Friday, June 9, 2017

The Circus of Maxentius - And the Appian Way rolls on

Our party stop yesterday notwithstanding, the Appian Way has a somber feel to it.  It combines a sense of fallen glories of Rome with a succession of burial places.  Perhaps none is grander or sadder than the complex known as The Circus of Maxentius.

The Roman aristocracy liked to be ostentatious in both life and in death.  Grand palaces and villas.  Grand tombs to show the prominence of the family.  And for the Emperor it was all dialed up a notch.

Maxentius reigned from 306 - 312 AD.  He came to power via The Tetrarchy, one of history's least successful experiments in governance.  Feeling that the Empire had grown too large for one man to effectively run, Diocletian decided that it would be divided into East and West halves.  One Emperor for each.  One subsidiary ruler called a Caesar in East and West.  In theory the latter was the understudy for the former. When an Emperor died or as actually happened, retired, there would always be a ready, non opposed successor.  In practice this would be like dividing the US at the Mississippi River, having a President and Vice President on each side, and no defined method for picking a new Veep.  Intrigue, death and Civil War ensued.

As mentioned the other day, Maxentius got a bad rap from historians of an earlier era. But he seems to have been an energetic ruler and a great builder.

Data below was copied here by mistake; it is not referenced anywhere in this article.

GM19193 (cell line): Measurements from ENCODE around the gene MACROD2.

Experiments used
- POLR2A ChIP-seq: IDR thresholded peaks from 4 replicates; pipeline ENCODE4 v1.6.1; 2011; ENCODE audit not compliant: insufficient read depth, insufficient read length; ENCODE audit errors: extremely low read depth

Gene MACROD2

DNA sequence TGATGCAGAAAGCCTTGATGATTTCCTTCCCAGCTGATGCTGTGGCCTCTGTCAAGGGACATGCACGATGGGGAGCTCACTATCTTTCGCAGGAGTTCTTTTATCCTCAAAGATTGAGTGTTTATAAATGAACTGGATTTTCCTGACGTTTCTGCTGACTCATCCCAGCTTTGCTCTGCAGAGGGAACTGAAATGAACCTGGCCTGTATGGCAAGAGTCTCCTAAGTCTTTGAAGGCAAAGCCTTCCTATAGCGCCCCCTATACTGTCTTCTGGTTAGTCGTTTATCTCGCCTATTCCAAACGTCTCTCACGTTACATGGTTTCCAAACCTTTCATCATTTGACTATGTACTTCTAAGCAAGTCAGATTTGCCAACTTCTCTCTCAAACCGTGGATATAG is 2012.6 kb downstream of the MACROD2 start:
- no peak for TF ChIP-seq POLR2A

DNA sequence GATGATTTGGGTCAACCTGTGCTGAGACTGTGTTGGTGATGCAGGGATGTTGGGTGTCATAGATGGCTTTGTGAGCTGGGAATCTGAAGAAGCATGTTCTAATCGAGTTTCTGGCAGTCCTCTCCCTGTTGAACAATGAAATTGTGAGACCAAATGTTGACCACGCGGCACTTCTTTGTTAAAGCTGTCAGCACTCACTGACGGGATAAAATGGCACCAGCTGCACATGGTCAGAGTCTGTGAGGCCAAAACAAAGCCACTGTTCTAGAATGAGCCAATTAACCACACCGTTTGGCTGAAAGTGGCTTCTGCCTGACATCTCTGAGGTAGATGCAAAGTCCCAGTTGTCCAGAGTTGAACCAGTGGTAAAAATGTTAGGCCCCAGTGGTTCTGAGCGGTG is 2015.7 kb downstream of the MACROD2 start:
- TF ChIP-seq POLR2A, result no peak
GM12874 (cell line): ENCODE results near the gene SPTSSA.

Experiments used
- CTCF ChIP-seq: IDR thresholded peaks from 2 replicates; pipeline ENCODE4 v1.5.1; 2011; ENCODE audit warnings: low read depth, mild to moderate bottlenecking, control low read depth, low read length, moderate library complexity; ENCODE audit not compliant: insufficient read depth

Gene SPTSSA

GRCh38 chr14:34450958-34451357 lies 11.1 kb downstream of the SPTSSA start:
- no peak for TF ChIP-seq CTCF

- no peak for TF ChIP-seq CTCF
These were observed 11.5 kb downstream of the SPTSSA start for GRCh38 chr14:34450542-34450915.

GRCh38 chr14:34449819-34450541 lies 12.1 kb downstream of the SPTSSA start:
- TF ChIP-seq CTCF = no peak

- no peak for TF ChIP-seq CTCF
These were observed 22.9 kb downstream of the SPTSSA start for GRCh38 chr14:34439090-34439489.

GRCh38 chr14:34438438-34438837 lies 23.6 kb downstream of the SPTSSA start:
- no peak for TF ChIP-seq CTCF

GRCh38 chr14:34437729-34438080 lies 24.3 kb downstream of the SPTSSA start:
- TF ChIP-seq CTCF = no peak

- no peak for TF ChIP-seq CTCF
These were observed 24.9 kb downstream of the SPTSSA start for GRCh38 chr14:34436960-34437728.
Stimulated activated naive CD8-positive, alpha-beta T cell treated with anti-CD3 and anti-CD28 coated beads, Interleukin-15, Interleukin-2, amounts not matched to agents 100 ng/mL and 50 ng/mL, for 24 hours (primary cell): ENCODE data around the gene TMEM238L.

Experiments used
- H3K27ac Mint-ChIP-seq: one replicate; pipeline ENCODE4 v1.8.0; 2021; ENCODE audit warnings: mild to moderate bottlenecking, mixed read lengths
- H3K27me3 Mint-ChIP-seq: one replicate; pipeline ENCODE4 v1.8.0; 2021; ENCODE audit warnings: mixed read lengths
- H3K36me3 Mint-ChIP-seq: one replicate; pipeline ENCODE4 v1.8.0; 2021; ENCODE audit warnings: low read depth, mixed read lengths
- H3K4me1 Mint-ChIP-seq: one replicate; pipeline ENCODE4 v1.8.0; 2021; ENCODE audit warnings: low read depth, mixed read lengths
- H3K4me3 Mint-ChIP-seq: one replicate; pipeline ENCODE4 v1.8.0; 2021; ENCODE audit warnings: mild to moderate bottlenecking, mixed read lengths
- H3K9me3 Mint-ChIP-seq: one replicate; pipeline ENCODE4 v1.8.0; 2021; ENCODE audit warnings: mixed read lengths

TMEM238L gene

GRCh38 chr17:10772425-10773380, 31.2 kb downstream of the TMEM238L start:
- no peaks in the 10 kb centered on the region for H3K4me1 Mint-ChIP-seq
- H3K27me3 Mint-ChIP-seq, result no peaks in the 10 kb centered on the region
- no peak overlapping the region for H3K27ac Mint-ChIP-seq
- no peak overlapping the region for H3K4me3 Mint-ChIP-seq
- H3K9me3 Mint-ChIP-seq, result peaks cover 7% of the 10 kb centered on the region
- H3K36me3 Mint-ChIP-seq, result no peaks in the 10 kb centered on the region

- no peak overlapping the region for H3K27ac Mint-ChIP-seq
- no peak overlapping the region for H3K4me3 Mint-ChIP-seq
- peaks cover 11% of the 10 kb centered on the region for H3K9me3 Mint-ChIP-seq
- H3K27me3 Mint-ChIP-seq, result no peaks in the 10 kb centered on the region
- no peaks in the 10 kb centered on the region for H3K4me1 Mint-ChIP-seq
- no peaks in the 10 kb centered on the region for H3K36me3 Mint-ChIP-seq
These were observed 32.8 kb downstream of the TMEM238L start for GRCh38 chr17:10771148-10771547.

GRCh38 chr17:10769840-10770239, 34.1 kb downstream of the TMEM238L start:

Then as now politics makes men very rich, so Maxentius in short order acquired an earlier villa on the Appian Way and went on to build something that looked like this:

A huge "circus" as chariot racing tracks were called then.  Second only to the Circus Maximus this venue could hold 10,000 spectators. 

Today it is an open grassy field with parts of the stands here and there. 

I took this picture standing at one end of the spina the center part of the track.  The word means "spine" and in ancient times it would have been decorated with various water features, statues and right in the middle, a big ol' obelisk.  In fact, we have seen this obelisk previously.  It is a rather well traveled artifact for something this big!

The circus has a lonely feel to it.  And perhaps more than that of empty fields and ruined, empty bleachers.  Because the only time it seems to have been used was for a memorial service.

Maxentius does not get much respect from contemporary Christian writers.  But he is remembered as a loving father who grieved for the death of his son and presumptive heir, Romulus.  The inaugural games at the Circus were dedicated to his memory.